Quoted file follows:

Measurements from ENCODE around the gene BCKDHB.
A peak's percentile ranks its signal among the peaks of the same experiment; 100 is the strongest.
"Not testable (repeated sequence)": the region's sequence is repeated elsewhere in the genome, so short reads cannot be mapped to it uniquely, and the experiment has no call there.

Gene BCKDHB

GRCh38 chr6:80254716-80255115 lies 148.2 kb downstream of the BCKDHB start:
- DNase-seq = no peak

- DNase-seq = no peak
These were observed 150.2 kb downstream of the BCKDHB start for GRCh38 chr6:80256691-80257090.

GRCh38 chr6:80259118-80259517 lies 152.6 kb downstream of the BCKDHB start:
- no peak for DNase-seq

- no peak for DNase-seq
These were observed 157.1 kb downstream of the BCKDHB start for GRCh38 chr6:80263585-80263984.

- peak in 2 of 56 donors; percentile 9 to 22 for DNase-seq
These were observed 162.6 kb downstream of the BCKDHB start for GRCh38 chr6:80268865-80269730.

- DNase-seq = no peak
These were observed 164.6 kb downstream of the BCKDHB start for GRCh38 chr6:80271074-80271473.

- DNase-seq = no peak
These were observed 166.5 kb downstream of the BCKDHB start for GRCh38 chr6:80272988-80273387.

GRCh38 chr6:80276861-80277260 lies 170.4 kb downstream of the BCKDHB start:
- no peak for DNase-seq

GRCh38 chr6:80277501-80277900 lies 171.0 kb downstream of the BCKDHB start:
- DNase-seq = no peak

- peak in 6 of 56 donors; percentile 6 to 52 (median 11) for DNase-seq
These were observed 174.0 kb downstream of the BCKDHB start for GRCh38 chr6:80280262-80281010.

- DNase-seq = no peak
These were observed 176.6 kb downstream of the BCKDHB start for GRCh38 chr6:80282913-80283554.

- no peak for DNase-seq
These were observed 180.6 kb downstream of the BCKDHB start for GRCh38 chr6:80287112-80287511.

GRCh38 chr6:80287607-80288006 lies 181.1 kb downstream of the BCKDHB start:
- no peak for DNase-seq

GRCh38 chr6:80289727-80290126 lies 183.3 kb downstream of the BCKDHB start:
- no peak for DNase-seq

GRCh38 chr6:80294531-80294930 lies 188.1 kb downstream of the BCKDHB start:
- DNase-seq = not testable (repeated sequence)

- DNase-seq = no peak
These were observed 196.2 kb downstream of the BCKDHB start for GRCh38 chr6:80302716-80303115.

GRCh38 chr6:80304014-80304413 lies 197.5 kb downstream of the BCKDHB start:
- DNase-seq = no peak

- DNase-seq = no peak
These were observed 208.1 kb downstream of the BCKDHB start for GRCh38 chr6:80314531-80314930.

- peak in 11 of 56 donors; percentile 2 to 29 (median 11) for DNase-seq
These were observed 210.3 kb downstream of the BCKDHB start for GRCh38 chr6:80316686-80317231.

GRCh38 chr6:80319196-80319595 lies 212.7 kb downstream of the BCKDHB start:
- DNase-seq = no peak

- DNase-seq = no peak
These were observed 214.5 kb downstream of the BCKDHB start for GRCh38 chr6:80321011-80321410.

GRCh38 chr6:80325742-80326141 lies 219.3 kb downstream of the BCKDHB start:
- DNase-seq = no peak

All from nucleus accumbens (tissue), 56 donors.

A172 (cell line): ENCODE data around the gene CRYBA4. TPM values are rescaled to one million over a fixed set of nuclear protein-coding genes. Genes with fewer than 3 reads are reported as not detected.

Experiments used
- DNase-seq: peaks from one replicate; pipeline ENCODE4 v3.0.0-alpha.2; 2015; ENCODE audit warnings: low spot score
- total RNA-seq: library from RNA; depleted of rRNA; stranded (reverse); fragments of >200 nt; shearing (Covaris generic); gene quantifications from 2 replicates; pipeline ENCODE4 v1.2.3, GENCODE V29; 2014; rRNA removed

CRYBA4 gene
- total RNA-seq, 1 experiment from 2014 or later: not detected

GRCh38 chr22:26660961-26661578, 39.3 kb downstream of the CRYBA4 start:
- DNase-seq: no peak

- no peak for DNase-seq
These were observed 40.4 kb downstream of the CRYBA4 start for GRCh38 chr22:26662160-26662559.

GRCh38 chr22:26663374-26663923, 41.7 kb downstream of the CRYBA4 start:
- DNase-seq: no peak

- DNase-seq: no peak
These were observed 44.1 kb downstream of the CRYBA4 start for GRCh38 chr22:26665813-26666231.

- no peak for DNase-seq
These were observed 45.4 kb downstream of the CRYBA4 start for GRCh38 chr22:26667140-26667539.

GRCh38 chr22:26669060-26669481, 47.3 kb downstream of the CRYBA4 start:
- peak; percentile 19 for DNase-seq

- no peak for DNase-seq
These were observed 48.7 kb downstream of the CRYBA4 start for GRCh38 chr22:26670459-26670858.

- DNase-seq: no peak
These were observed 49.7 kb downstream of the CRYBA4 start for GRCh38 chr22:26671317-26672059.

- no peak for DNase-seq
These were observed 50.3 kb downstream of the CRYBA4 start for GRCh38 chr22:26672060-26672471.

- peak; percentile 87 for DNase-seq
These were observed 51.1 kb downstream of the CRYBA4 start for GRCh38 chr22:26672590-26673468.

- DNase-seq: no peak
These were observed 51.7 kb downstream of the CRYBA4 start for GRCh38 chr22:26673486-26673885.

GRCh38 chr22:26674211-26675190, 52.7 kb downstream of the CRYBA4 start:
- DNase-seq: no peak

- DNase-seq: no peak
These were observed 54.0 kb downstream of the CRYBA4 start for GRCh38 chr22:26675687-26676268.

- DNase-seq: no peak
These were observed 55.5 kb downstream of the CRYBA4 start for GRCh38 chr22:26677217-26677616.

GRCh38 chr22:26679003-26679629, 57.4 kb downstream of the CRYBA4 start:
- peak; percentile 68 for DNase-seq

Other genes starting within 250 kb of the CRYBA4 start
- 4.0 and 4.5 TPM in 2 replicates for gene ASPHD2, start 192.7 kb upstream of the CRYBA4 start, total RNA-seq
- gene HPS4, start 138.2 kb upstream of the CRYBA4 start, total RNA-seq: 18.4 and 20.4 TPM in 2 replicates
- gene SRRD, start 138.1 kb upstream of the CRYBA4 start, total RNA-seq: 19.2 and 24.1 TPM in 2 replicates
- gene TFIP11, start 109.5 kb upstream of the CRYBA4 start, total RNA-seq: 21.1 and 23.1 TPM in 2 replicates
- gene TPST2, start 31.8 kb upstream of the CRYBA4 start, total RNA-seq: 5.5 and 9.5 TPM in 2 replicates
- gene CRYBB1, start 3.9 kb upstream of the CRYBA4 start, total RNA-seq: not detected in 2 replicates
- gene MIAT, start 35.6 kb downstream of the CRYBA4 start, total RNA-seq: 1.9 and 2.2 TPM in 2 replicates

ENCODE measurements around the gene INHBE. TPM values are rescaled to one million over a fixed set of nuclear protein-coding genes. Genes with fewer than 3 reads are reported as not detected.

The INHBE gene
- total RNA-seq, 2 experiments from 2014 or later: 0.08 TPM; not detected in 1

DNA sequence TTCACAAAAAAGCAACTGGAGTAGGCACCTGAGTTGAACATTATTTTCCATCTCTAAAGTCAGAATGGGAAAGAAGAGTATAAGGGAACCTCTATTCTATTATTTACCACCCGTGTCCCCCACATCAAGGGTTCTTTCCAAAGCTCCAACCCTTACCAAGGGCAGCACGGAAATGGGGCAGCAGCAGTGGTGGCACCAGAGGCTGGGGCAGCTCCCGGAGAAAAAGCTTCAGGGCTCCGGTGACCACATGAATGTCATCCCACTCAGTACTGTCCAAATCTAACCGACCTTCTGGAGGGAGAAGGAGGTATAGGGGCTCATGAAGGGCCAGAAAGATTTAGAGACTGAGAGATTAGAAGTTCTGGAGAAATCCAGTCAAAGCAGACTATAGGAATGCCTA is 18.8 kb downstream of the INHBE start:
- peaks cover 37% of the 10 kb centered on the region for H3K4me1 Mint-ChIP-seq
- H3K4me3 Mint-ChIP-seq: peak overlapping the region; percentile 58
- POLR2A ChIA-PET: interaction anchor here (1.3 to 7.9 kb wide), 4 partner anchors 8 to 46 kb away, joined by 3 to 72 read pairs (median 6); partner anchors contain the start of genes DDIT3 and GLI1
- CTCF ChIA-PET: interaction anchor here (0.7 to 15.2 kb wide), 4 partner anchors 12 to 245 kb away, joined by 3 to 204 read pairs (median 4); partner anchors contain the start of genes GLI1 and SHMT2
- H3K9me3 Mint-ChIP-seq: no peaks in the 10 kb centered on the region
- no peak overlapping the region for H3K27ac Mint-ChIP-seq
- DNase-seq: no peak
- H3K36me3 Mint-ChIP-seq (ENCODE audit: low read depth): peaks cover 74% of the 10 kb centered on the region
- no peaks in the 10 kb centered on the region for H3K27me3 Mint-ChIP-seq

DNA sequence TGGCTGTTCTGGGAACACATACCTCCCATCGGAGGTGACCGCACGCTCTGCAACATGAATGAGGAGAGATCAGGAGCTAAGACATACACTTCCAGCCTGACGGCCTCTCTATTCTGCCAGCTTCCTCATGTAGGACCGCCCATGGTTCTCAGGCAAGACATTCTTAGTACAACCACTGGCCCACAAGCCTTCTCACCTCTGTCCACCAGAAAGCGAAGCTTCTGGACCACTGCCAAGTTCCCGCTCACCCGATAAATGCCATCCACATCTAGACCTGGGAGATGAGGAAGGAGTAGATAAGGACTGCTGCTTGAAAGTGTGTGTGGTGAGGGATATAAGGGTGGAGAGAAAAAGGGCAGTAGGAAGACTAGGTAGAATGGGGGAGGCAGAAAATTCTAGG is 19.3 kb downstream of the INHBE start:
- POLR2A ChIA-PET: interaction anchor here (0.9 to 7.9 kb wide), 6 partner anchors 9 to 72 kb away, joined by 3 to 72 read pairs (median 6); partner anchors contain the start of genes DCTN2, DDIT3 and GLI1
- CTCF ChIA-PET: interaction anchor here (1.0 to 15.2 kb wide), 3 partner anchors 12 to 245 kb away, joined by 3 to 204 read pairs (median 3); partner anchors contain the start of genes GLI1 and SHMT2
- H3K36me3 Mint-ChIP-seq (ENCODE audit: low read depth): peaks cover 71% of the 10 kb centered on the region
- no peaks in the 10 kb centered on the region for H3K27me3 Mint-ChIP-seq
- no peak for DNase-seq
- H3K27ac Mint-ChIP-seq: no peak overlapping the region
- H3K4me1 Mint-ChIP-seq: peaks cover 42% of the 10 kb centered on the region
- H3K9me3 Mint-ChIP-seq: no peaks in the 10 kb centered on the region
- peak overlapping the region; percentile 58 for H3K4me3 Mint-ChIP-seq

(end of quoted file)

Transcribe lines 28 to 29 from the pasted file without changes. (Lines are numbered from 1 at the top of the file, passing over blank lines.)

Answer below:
These were observed 180.6 kb downstream of the BCKDHB start for GRCh38 chr6:80287112-80287511.

GRCh38 chr6:80287607-80288006 lies 181.1 kb downstream of the BCKDHB start: